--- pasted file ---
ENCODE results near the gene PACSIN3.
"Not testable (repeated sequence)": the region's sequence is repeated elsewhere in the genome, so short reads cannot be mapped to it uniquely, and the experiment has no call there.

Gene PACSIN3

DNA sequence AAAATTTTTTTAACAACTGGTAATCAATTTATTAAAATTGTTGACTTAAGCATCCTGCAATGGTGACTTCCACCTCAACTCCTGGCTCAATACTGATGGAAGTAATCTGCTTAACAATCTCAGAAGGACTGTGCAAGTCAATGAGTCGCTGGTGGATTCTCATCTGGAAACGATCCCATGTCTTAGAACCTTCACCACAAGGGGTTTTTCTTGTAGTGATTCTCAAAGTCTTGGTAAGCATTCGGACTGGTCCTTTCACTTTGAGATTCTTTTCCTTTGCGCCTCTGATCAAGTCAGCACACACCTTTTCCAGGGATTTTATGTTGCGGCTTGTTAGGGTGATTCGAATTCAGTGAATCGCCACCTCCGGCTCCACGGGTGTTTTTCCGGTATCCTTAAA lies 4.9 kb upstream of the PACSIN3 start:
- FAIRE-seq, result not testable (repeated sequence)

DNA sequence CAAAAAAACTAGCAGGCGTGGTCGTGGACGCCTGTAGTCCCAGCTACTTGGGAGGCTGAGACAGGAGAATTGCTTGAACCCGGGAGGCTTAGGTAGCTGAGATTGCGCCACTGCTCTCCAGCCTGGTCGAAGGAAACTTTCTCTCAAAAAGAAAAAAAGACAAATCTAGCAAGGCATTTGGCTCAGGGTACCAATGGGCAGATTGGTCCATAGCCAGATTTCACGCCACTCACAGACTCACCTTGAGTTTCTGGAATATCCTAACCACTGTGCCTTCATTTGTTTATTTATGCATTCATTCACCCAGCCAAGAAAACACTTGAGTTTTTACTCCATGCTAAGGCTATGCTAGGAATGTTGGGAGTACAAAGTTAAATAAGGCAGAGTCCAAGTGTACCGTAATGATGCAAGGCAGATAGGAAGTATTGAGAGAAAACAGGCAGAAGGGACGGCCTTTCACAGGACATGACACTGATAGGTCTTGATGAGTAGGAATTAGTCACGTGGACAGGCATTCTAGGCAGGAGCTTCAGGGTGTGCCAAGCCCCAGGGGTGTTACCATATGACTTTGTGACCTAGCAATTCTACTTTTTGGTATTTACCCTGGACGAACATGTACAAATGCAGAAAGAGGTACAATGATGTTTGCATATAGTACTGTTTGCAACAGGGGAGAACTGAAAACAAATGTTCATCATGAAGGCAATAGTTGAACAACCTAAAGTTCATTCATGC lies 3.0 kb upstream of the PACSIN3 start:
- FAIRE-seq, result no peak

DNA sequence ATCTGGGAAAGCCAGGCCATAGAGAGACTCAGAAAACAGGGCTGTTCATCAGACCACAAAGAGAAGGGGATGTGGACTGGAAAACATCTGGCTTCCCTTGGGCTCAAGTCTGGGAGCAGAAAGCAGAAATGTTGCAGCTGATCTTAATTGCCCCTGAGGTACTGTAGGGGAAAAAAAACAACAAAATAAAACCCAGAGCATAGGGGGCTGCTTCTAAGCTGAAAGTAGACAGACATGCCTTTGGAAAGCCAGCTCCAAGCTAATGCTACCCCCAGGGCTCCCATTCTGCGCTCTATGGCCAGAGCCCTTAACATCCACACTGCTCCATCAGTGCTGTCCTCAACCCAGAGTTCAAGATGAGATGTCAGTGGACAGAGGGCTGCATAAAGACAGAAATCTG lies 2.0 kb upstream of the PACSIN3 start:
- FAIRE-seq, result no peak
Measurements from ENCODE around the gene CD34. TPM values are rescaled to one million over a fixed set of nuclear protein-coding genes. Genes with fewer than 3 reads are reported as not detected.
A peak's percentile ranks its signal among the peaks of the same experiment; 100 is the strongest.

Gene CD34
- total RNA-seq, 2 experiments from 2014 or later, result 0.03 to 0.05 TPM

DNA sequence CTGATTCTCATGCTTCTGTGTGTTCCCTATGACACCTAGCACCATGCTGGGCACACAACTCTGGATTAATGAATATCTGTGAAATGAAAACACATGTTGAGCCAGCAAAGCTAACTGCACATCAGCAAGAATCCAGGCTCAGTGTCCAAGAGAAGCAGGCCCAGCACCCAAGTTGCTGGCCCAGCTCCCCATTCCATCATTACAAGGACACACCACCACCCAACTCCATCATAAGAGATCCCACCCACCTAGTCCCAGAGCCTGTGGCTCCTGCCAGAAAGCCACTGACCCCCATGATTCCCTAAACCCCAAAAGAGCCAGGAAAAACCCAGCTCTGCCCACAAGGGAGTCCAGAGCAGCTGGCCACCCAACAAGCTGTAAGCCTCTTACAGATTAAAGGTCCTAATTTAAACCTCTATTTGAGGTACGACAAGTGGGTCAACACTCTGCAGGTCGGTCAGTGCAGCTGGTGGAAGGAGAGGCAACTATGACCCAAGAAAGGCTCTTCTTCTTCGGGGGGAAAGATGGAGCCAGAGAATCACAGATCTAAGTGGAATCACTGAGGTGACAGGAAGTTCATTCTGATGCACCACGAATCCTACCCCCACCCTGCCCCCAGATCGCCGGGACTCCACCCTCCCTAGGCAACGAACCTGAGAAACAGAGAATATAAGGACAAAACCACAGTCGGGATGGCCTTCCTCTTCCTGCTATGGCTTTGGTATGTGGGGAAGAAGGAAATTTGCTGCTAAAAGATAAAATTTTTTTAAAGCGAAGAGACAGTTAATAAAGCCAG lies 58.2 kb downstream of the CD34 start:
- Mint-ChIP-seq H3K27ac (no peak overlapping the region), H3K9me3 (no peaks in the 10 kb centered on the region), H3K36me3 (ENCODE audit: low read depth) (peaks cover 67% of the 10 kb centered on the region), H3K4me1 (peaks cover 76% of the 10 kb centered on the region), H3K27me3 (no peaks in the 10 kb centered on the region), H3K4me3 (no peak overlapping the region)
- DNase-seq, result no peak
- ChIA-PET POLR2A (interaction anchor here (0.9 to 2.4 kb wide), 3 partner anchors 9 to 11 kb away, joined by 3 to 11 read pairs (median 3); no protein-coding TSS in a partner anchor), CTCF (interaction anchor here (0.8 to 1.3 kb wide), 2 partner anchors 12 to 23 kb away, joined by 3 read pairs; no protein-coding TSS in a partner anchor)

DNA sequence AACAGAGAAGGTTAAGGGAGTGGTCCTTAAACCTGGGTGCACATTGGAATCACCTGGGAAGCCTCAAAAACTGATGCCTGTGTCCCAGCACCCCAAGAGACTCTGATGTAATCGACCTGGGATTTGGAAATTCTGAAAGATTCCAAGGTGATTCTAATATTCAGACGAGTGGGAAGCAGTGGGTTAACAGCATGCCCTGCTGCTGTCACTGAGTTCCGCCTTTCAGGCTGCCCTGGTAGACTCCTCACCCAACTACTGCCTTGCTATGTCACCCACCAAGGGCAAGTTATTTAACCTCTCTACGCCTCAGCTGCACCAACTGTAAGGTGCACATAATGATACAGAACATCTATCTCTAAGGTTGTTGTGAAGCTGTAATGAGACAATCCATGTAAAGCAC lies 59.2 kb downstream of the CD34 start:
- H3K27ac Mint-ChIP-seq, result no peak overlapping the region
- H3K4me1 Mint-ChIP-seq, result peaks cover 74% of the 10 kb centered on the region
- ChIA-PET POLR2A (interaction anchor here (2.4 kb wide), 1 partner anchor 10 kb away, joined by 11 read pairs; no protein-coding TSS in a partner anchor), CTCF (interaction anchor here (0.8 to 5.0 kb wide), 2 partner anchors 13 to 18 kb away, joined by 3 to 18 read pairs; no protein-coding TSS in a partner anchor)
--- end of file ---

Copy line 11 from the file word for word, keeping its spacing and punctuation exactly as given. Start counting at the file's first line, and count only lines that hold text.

A peak's percentile ranks its signal among the peaks of the same experiment; 100 is the strongest.